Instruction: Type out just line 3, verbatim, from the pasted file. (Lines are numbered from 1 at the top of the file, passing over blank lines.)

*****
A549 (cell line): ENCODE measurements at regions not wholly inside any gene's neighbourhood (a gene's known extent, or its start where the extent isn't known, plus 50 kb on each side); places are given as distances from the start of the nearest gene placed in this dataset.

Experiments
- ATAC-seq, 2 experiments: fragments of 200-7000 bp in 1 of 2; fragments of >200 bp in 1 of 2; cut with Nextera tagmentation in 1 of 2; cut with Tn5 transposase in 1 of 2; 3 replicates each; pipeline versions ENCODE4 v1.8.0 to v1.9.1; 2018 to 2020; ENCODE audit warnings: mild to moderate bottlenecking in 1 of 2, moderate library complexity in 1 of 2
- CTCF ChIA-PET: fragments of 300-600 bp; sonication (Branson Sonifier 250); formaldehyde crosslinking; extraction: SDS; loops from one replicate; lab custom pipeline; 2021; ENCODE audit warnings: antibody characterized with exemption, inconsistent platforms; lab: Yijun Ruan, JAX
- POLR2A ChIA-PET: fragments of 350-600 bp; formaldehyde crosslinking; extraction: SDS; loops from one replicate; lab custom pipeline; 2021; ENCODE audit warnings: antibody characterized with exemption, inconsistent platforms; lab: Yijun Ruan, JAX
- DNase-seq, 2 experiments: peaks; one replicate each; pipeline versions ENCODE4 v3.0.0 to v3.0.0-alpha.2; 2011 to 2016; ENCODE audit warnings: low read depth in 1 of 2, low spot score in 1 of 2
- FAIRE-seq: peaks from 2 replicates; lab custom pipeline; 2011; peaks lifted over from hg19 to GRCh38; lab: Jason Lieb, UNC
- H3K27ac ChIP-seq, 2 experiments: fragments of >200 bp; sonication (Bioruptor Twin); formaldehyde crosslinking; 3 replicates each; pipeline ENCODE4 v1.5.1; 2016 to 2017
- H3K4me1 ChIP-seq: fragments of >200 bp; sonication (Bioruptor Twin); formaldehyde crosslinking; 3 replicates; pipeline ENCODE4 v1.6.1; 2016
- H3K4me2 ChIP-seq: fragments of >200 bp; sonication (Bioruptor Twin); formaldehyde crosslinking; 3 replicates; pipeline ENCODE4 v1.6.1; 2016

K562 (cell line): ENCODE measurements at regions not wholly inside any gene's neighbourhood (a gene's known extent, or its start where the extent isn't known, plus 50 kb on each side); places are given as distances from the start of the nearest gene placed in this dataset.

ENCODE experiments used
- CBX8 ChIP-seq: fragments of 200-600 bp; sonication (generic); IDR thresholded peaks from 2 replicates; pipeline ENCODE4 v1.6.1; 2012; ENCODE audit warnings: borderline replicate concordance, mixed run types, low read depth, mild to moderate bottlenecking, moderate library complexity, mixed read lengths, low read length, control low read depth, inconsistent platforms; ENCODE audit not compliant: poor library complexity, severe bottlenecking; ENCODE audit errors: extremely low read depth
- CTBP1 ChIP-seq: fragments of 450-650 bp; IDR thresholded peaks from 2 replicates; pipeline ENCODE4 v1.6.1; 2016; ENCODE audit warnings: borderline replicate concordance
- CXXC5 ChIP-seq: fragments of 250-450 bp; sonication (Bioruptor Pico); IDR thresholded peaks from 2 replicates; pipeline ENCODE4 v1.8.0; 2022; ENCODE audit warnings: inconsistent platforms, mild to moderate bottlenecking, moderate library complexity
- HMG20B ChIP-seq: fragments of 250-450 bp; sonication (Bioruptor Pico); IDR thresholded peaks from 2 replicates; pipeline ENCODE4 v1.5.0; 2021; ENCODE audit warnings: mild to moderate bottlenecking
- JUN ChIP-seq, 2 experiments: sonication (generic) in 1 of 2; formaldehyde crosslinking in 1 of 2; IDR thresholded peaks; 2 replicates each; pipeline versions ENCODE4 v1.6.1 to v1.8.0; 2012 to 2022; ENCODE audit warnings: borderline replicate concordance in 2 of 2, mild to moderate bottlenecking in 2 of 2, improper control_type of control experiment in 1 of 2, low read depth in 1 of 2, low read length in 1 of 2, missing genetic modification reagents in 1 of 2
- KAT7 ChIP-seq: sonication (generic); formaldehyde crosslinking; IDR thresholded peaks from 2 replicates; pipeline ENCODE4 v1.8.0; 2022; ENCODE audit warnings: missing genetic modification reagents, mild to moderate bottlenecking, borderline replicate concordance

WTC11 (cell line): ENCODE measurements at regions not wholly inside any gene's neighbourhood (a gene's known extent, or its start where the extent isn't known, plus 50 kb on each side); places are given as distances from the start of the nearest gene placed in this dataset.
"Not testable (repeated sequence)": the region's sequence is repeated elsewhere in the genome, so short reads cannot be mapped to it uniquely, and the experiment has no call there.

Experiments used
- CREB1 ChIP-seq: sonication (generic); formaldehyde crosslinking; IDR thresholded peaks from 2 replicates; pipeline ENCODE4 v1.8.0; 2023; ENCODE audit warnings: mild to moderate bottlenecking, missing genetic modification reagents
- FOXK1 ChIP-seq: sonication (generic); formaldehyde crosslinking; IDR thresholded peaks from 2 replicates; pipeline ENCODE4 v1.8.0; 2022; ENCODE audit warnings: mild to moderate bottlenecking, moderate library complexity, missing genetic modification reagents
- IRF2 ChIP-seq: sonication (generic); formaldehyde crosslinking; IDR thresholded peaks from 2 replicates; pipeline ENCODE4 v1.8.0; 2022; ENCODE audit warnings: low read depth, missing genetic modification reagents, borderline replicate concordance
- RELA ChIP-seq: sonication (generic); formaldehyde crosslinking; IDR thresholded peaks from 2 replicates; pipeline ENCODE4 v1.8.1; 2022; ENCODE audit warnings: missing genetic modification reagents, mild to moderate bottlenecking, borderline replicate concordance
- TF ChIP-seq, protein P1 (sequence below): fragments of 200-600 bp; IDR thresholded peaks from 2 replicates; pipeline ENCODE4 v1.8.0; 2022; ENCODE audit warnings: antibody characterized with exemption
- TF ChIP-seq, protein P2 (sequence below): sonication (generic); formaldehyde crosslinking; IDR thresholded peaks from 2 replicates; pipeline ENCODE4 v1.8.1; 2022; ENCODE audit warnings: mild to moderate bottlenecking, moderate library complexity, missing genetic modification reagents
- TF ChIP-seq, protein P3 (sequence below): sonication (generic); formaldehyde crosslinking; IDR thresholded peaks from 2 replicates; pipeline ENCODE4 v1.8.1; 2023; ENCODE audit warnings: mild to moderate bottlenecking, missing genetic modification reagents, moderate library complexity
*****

- ATAC-seq, 2 experiments: fragments of 200-7000 bp in 1 of 2; fragments of >200 bp in 1 of 2; cut with Nextera tagmentation in 1 of 2; cut with Tn5 transposase in 1 of 2; 3 replicates each; pipeline versions ENCODE4 v1.8.0 to v1.9.1; 2018 to 2020; ENCODE audit warnings: mild to moderate bottlenecking in 1 of 2, moderate library complexity in 1 of 2